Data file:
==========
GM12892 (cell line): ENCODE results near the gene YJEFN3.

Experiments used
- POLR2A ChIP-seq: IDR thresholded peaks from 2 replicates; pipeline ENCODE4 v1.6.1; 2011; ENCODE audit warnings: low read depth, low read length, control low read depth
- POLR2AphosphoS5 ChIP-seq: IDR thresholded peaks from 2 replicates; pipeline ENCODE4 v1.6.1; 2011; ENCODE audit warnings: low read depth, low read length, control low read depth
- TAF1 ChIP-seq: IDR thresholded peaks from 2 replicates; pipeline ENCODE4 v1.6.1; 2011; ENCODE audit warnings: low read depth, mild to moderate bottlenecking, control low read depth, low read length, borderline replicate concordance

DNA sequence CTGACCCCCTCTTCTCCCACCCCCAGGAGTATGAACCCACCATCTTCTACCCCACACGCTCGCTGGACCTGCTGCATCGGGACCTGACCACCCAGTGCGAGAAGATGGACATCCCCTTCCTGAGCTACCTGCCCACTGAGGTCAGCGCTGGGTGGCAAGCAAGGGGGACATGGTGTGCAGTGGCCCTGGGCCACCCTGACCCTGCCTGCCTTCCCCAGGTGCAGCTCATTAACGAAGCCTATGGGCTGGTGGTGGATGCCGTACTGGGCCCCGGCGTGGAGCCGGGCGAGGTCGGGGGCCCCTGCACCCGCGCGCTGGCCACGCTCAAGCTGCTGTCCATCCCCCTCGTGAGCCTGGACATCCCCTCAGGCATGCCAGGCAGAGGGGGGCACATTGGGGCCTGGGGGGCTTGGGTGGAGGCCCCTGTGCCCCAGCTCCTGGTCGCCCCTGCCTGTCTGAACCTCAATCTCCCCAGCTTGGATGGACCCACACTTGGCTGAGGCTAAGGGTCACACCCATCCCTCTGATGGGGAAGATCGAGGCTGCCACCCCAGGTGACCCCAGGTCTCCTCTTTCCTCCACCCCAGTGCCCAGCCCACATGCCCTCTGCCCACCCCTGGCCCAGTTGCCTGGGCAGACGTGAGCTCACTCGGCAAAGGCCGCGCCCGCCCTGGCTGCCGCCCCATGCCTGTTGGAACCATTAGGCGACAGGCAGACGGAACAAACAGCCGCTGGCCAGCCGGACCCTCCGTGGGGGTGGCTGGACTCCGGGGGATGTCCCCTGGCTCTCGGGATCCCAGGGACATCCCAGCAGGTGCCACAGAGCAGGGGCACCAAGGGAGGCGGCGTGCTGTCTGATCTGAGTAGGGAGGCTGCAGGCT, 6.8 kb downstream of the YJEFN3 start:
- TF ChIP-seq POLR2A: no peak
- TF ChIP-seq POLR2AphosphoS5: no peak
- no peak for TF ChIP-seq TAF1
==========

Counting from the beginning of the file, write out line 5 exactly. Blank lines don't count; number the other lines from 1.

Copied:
- TAF1 ChIP-seq: IDR thresholded peaks from 2 replicates; pipeline ENCODE4 v1.6.1; 2011; ENCODE audit warnings: low read depth, mild to moderate bottlenecking, control low read depth, low read length, borderline replicate concordance